Laura Sharman 12 June 2020

Older carers ‘forgotten’ by care system says charity

Older carers ‘forgotten’ by care system says charity image

Older carers have been ‘forgotten’ by authorities despite them bearing the brunt of the pandemic, a charity has warned today.

Age UK said over one million carers aged 70 or over have been negatively affected by coronavirus due to a reduction in care services.

It found that home care packages of support have been cancelled for many older carer during the pandemic, forcing them to take on more caring responsibilities. It argues this has left them feeling forgotten and at breaking point.

A survey for the charity reveals that 70% of unpaid carers said the negative impacts of caring on physical and mental health was one of the biggest challenges faced by unpaid carers as a group.

Caroline Abrahams, charity director at Age UK, said: ‘It’s essential that the Government prioritises our care services for PPE and tests, and provides essential funding so that unpaid carers can at least get a break, through the good offices of day centres and other community services, once it’s safe for these to reopen.

‘It’s time now for Government to finally refinance and reform social care. The prime minister has promised to fix care and now he needs to follow through, with no more excuses or delays - surely it’s the least our brilliant older carers deserve.’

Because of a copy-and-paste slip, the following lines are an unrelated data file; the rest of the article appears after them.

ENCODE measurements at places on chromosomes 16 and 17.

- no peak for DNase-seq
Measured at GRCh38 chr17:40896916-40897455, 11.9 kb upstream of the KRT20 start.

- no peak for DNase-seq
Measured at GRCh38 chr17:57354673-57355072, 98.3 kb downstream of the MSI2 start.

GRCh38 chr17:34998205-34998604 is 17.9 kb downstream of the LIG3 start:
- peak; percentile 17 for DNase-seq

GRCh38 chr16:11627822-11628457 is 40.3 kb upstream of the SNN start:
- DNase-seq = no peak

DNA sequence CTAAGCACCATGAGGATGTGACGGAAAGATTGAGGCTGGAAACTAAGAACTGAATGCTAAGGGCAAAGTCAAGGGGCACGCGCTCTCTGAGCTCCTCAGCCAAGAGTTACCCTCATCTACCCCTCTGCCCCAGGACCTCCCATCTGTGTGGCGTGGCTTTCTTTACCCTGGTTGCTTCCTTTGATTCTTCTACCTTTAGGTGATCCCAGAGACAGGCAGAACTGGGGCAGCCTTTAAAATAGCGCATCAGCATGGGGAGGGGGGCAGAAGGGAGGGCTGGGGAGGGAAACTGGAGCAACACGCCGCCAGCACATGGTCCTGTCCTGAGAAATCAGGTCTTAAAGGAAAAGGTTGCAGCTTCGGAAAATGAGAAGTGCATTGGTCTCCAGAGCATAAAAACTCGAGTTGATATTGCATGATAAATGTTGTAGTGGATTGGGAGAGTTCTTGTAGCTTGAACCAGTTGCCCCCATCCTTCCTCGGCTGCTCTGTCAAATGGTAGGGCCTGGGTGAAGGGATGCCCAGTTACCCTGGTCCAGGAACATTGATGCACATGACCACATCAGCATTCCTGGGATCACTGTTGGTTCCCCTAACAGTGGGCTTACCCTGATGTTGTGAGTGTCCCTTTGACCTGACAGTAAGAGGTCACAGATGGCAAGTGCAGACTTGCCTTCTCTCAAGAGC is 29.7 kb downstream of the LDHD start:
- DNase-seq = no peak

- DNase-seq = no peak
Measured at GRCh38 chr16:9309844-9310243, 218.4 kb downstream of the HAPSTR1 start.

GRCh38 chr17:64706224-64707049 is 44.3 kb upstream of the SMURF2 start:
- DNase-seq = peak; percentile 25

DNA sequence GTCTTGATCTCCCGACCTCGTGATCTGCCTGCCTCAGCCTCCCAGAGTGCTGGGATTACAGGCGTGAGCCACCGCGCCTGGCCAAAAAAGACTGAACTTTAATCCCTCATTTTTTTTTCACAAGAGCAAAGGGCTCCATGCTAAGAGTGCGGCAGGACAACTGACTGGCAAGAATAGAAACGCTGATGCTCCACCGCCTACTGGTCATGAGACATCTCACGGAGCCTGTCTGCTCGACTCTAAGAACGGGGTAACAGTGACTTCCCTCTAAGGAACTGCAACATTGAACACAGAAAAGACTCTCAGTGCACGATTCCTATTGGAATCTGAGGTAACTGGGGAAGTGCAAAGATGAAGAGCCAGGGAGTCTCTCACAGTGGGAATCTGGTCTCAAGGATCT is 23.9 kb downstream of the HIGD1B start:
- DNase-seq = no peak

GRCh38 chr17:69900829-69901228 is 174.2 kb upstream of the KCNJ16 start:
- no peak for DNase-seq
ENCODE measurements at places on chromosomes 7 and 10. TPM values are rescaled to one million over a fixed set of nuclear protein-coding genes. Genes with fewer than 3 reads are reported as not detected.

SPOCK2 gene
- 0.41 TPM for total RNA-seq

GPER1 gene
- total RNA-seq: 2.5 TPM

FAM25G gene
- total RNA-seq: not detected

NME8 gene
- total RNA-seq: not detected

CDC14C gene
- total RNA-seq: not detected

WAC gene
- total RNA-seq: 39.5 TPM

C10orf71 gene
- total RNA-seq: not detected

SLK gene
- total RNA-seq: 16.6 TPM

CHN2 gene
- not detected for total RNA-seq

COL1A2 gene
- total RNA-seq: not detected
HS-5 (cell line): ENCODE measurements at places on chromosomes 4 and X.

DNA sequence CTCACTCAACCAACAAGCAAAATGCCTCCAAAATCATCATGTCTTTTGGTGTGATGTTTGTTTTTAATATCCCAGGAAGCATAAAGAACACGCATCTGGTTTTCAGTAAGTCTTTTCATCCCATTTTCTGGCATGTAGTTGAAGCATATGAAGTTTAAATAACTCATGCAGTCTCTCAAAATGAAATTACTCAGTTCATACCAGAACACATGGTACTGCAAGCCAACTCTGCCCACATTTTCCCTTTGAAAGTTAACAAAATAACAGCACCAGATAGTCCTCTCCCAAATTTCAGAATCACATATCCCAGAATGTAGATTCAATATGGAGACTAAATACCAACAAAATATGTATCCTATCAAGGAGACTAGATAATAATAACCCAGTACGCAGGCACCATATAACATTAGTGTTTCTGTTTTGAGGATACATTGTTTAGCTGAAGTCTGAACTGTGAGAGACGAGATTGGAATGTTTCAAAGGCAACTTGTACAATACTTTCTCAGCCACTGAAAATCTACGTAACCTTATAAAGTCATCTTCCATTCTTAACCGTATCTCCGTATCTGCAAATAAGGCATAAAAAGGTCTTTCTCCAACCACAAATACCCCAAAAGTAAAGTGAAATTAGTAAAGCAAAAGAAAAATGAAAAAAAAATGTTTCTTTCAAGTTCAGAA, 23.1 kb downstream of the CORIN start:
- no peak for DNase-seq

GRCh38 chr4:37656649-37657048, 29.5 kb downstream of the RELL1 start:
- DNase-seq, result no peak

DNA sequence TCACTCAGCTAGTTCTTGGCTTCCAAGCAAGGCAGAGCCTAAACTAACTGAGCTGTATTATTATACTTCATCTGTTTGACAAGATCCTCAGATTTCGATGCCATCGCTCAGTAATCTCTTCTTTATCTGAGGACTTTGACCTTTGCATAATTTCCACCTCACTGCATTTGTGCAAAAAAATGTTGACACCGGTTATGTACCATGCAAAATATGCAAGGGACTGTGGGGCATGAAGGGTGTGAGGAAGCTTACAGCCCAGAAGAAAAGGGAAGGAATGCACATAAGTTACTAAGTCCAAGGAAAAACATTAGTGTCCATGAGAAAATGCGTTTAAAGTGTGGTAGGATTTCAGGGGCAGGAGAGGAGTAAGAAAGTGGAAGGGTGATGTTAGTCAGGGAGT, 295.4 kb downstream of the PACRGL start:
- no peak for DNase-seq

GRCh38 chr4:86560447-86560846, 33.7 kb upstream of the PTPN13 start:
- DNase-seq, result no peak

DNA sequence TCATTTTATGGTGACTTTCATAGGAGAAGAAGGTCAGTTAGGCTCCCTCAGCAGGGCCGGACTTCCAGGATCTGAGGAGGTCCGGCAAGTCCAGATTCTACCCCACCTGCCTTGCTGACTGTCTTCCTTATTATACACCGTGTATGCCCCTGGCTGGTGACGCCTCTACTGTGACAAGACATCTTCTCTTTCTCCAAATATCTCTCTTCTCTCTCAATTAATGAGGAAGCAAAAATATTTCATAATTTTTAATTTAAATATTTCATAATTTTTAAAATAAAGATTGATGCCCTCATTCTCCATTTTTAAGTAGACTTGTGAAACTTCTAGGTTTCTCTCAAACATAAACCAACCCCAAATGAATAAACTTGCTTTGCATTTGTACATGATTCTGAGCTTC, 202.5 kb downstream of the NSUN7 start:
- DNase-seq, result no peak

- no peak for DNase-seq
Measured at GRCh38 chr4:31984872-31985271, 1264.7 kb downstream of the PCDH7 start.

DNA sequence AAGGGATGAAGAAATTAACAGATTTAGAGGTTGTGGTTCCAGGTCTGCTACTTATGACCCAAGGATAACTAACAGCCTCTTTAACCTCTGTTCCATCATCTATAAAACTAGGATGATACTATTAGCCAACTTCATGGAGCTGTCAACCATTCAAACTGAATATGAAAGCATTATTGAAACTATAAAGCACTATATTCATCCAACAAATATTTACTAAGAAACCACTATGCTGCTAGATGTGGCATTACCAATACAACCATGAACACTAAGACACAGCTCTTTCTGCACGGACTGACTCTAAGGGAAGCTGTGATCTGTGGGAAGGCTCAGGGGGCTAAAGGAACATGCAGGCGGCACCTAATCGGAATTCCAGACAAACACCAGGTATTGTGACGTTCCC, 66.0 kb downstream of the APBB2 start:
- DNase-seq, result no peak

The Local Government Association (LGA) said the care system could not survive without the contribution of unpaid carers.

Cllr Ian Hudspeth, chairman of the LGA’s Community Wellbeing Board, said: ‘Unpaid caring can be extremely rewarding but we know it can also be a real strain – emotionally, physically and financially, especially during this pandemic, which is why councils are committed to doing all they can to support them.

’Pressures just to maintain existing standards of care and support continue to rise and this is why we need a long-term, sustainable solution for adult social care as soon as possible.’

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